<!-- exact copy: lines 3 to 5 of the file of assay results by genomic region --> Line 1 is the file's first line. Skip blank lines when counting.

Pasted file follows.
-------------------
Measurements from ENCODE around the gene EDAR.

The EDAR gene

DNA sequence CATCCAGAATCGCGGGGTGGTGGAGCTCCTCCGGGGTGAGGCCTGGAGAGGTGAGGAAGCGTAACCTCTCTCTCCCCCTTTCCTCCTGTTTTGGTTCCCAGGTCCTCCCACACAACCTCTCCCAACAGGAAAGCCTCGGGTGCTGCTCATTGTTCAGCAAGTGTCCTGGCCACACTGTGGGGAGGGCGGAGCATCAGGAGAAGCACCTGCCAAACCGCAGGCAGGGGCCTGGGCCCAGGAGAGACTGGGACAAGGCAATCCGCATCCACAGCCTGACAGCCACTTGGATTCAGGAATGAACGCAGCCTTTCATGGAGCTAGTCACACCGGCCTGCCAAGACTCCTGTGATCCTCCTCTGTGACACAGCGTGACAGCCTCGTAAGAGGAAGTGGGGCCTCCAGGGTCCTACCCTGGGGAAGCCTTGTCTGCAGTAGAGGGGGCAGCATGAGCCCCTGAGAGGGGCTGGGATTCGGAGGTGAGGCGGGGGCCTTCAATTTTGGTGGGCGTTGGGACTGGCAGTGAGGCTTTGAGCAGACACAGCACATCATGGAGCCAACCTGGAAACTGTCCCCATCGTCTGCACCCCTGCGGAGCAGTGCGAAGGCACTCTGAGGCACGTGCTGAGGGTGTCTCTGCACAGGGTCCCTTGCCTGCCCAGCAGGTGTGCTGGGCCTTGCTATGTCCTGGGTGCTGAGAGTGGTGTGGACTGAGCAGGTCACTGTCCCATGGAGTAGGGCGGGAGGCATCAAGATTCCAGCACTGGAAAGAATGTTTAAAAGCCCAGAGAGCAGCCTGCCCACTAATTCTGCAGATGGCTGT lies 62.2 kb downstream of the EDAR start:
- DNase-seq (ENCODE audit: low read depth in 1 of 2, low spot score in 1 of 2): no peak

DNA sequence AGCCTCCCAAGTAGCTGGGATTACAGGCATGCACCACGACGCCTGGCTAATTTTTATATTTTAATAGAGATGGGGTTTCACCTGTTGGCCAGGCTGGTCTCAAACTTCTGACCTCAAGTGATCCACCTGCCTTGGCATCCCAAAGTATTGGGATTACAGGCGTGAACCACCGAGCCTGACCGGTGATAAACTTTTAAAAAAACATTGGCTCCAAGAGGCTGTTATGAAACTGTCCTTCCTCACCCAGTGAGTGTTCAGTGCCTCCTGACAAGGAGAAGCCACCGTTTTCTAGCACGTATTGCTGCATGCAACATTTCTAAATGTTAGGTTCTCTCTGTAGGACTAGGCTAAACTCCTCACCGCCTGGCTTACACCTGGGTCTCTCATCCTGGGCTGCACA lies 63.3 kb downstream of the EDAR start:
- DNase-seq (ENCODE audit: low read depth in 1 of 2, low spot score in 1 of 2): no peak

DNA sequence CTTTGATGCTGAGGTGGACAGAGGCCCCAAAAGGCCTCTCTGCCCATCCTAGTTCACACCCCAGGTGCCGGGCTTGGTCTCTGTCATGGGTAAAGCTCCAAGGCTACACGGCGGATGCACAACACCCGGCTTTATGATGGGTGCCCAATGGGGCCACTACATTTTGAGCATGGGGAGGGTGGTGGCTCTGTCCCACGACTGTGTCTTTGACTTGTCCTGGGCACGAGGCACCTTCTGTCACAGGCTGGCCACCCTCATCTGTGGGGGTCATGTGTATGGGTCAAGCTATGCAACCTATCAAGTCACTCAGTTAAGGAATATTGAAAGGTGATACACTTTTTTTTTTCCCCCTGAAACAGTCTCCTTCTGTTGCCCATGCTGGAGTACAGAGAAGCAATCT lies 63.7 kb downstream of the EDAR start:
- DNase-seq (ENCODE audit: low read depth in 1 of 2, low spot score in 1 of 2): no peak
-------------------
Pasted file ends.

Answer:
DNA sequence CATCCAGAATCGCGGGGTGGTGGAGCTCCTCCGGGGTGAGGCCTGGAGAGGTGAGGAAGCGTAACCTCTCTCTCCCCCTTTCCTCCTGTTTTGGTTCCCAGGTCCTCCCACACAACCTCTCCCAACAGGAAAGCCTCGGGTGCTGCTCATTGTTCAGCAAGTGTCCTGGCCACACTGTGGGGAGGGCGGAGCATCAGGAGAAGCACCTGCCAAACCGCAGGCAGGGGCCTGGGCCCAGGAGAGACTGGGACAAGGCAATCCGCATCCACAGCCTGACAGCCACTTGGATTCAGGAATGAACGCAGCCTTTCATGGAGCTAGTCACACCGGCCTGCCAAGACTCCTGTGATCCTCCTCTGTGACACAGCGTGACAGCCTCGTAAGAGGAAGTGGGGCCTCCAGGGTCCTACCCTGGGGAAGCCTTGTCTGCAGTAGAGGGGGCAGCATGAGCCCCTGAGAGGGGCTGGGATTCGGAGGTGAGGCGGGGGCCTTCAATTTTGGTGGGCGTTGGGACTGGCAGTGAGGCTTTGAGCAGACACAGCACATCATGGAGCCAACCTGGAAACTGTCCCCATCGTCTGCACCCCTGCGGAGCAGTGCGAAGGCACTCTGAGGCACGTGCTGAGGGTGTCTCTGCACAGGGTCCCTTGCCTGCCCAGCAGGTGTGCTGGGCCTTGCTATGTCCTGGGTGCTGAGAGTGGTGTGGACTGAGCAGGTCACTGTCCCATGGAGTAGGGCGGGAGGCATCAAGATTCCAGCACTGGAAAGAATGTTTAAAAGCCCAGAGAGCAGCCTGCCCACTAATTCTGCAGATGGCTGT lies 62.2 kb downstream of the EDAR start:
- DNase-seq (ENCODE audit: low read depth in 1 of 2, low spot score in 1 of 2): no peak

DNA sequence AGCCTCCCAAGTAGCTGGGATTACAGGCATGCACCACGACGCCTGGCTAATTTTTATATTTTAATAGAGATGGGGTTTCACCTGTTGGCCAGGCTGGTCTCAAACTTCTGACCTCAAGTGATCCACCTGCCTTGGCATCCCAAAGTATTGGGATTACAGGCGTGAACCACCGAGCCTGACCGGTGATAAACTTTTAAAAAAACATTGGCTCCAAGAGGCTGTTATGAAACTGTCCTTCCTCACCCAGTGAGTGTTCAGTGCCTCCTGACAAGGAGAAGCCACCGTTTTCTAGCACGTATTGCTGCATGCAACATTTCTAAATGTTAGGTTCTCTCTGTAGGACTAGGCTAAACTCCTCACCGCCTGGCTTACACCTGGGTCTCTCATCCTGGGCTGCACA lies 63.3 kb downstream of the EDAR start: